The advantages and uses of Micro Unmanned Aerial Vehicles (UAVs) in the context of Maritime Security.
Micro UAVs are one of the most innovative technologies currently on the military and security markets. Security forces, armies, coast guards and fire brigades in various countries are already widely using them given that these vehicles represent an alternative to traditional means.
In a recent interview in London we asked Pietro Amati, Managing Director of Advanced UAV Technology to explain some of the advantages of this technology in the context of Maritime Security. The following is a transcript of the interview.
And what are the specific advantages of UAVs over the more traditional means?
Their main characteristics are their small size and their fully autonomous flight capability including landing on moving vehicle. All functions are carried out thanks to instructions, real-time or pre-programmed performed by an on-board computer. Therefore since the instructions provided by the user are only direction and speed of the movement you do not need to be a pilot to control the helicopter. A limited surface, usually less than 4 square meters, is needed both for takeoff and landing and maximum speed can exceed 100 km per hour – this obviously depends on the model. This means that UAVs can easily be used on board vessels of various sizes.
What about the specific context of Maritime Security, why are UAVs interesting?
UAV helicopters are easy to transport and can be used in extreme weather conditions. Being much smaller than traditional manned helicopters, UAV helicopters allow for a considerable reduction in purchase, maintenance and transportation costs. Maintaining and operating a manned helicopter for a whole week would cost the same as investing in a new UAV.
More in general what tasks can UAVs actually are used for?
The answer is very simple; in the case of an emergency call, the helicopter can take off from a moving boat, travel a distance of up to 15 miles or more to get to the emergency area, establish if there is indeed an emergency and then land back on a moving boat. All of this while sending a real-time video feed anywhere in the world.
Can you give some examples of where UAVs are being used and by whom?
UAVs can be used for many military and civil applications, such as coast, border and national park surveillance, automatic surveillance and patrolling of pre-defined areas, traffic surveillance, detection of chemical, radioactive or explosive substances, gas pipe and electric line surveillance, crime surveillance, radio signals relay, hostage search, riots and crowd surveillance, delivery of goods in life threatening situations, fishing surveillance, fire surveillance, rescue and escorting of military convoys. So as you can see the uses of UAVs are practically without limits.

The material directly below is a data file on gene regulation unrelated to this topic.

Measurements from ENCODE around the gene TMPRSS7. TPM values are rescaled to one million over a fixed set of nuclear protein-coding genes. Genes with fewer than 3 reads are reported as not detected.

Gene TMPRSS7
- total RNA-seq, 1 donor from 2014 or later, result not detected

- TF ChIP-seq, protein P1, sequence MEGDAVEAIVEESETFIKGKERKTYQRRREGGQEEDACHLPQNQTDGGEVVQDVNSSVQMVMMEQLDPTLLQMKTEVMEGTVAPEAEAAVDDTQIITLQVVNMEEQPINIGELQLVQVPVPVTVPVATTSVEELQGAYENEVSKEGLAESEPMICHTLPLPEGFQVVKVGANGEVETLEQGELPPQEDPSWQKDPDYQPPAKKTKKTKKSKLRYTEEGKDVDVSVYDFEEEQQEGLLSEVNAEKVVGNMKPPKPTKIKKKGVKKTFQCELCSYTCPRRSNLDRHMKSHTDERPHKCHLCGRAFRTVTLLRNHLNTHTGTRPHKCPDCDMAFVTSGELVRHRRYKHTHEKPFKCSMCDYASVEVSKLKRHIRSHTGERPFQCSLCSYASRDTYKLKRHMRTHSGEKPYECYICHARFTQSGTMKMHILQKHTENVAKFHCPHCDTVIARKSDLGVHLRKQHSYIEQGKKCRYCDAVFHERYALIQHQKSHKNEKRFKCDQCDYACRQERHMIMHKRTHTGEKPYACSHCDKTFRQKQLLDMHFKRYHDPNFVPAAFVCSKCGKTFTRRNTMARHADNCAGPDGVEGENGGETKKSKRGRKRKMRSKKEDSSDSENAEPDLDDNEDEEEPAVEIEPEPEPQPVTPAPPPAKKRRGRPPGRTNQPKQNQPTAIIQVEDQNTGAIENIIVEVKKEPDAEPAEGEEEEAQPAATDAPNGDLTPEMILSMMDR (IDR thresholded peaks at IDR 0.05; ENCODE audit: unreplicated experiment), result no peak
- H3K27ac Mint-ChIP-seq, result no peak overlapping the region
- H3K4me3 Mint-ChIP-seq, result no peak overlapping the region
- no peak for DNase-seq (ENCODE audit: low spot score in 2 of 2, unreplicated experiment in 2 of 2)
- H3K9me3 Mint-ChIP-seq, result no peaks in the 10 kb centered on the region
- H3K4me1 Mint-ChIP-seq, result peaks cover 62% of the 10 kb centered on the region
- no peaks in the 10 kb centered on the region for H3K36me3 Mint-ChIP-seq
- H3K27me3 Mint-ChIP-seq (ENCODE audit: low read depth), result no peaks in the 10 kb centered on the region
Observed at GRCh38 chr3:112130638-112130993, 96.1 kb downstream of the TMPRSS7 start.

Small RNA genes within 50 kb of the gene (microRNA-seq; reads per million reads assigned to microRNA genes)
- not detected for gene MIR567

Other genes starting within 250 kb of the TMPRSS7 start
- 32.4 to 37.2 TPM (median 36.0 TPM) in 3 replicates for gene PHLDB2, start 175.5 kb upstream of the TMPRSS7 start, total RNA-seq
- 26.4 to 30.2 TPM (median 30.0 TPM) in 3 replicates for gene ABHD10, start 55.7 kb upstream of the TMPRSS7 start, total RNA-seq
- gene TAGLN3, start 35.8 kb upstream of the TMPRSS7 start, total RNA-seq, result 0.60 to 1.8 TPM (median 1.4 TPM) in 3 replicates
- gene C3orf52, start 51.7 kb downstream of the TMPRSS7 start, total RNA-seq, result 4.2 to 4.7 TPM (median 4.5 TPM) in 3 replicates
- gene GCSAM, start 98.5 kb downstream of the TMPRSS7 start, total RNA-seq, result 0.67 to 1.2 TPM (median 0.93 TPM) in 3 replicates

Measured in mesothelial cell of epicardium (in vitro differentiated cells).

What about in the context of maritime security, can you give some practical uses or examples?
UK University of Bristol Roke Manor research, USA Universities, Military NATO forces in Afghanistan and we do have a NATO catalogue number, Police In Florida. Unlike traditional helicopters, UAVs can reach remote and high-risk areas and therefore prevent the possible – and unnecessary – loss of human lives.
You showed MSR an armed version of an Advanced UAV Technology UAV, could you explain how and where it could be used?
Coastal surveillance is of particular importance to many governments these days, for example illegal immigrants often try and reach countries by means of overloaded makeshift boats. The technology can be used in scenarios where modern-day pirates are holding cargo ships hostage or when boat or plane accidents happen due to technical failures and passengers are lost at sea. UAVs would be the perfect, obvious choice of vehicle to use to keep watch, to alert a ship’s crew when attackers are spotted, to promptly search for survivors and hostages and/or assist rescue operations in such tragic circumstances.
So you do very much see an application in the antipiracy battle…
In light of the UN Resolution 1897, which authorises foreign nations to send warships into Somalia’s territorial waters and which allows nations to take “all necessary and appropriate measures inside Somalia to stop acts of piracy”, it is important to point out that all our UAV models can be equipped with a 0.22 or 0.38 calibre machine gun which can be operated remotely and with great precision thanks to the high-resolution images relayed by the various types of cameras that can be mounted on the helicopter. I can say that our 0.22 calibre machine gun option is of particular interest to both armed forces and a number of companies from the private security sector – for obvious reasons I cannot divulge any details. However, I do need to point out that we operate a very strict policy in regards to who we supply this technology to. The armed versions of our UAVs could be used primarily in dissuading attacks from pirates, and thus in defensive mode, and if necessary, in a more agressive fashion, however, this would only be expected from a State client, for example a Navy or a Coast Guard.
Now . . MSR understand that you’ve recently been demonstrating Advanced UAV Technology’s capabilities to state players from the Horn of Africa, would you like to comment on this?
Indeed so, very much so. It is also important to point out that the presence of these vehicles hovering over sea waters can discourage pirate attacks in the area and help to identify suspect vessels, not to mention the fact that it can prevent the waste of human time and energy in case of hoax calls or false alarms.
OK Pietro, I fully respect and appreciate that. You certainly have a lot to do so thank you for your time Pietro and good luck working with the UAVs.
(laughs …) You know me well enough to know that I never comment on these matters, I’m very discreet.
My pleasure and thank you very much.